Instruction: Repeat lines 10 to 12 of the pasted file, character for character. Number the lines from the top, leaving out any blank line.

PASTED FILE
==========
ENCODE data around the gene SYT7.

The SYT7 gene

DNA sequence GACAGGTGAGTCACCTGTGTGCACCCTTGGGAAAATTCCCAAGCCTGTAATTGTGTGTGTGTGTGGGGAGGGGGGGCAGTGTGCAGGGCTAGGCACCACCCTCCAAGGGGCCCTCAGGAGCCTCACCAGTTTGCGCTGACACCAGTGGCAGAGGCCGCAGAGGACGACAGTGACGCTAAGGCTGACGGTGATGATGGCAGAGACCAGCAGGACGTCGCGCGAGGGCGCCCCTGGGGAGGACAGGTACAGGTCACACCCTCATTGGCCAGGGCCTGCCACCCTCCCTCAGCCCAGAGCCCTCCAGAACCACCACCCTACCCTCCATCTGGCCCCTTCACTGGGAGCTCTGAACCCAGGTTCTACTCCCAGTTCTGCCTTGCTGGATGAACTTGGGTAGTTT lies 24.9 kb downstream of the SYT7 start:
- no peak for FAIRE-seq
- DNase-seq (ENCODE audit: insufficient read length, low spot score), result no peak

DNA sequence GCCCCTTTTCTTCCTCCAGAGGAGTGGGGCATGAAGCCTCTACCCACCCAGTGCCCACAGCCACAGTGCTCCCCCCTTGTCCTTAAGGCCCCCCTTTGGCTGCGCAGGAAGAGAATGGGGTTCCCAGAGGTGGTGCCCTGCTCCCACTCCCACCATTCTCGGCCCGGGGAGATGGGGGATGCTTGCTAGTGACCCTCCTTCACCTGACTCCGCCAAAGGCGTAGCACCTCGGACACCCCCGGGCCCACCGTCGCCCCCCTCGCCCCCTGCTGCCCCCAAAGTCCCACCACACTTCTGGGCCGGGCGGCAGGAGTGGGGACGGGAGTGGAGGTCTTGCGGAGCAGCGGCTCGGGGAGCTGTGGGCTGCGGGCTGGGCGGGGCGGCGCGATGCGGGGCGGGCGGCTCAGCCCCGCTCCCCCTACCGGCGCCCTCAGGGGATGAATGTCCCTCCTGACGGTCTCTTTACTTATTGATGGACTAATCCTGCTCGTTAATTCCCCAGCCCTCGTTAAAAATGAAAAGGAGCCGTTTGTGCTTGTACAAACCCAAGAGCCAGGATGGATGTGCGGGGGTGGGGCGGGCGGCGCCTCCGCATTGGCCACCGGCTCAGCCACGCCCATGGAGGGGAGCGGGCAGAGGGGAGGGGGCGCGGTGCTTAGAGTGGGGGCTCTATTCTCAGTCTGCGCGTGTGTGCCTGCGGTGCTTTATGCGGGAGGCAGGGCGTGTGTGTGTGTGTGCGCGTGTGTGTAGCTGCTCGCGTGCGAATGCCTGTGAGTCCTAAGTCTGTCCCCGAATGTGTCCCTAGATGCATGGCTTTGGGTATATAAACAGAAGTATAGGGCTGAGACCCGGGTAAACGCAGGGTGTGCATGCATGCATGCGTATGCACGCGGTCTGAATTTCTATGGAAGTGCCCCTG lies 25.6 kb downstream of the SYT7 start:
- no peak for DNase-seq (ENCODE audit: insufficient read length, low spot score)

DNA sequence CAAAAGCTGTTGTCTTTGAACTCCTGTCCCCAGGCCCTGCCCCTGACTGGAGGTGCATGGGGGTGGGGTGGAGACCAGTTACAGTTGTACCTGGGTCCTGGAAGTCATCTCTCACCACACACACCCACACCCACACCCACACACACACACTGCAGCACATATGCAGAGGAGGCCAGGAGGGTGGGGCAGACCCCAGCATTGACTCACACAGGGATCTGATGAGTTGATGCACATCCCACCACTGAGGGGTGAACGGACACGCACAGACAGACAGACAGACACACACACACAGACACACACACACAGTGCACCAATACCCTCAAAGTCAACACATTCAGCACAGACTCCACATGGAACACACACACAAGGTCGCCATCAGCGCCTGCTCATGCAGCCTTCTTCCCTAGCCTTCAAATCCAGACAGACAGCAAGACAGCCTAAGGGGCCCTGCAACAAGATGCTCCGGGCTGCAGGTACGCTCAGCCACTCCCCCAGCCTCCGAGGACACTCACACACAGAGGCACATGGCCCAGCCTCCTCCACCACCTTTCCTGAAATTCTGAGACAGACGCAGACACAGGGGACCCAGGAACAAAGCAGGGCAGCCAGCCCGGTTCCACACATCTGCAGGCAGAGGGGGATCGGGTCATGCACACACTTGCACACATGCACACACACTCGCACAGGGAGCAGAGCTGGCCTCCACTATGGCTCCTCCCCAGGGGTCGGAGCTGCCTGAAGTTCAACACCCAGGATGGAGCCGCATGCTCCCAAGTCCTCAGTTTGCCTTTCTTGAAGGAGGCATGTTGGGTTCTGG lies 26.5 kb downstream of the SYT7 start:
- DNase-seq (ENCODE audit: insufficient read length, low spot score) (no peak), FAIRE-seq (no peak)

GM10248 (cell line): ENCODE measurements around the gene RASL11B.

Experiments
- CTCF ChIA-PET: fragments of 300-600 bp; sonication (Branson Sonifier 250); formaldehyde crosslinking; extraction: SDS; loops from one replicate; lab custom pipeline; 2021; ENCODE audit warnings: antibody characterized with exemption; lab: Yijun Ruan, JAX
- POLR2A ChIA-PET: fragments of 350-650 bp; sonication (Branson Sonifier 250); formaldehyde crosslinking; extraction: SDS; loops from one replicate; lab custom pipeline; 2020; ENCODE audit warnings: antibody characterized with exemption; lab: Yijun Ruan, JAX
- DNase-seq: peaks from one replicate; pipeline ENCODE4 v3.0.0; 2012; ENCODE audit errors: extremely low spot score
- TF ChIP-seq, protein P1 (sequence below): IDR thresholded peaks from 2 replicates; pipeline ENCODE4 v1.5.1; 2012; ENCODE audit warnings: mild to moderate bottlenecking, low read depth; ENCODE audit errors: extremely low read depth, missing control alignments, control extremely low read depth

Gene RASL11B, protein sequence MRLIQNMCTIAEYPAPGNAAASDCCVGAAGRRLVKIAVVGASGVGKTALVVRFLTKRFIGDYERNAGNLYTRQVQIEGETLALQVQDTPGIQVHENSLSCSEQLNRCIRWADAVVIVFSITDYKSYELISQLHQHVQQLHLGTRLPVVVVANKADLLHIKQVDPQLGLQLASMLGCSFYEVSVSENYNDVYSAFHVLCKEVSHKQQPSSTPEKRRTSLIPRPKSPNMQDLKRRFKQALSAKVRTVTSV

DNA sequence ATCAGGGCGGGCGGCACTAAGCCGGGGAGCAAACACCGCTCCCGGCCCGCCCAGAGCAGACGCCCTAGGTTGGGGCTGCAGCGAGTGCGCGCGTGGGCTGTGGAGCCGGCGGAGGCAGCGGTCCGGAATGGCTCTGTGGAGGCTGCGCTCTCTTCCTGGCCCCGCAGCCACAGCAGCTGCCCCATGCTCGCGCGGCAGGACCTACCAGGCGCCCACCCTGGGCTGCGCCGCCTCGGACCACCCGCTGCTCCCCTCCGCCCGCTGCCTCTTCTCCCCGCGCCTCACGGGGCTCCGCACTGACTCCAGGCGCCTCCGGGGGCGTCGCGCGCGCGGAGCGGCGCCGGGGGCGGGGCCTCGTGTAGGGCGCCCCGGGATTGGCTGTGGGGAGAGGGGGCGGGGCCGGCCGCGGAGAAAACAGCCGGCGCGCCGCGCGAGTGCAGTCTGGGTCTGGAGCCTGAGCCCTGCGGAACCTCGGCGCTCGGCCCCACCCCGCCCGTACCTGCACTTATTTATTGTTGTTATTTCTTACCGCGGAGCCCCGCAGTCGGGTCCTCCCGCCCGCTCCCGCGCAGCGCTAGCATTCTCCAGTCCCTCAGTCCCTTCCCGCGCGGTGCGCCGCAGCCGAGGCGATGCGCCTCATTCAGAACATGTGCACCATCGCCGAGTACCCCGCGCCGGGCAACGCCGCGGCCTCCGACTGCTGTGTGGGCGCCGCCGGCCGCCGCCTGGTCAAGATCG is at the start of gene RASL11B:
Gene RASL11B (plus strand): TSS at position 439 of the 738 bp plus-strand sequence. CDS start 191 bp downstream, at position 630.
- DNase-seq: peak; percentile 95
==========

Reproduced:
GM10248 (cell line): ENCODE measurements around the gene RASL11B.

Experiments
- CTCF ChIA-PET: fragments of 300-600 bp; sonication (Branson Sonifier 250); formaldehyde crosslinking; extraction: SDS; loops from one replicate; lab custom pipeline; 2021; ENCODE audit warnings: antibody characterized with exemption; lab: Yijun Ruan, JAX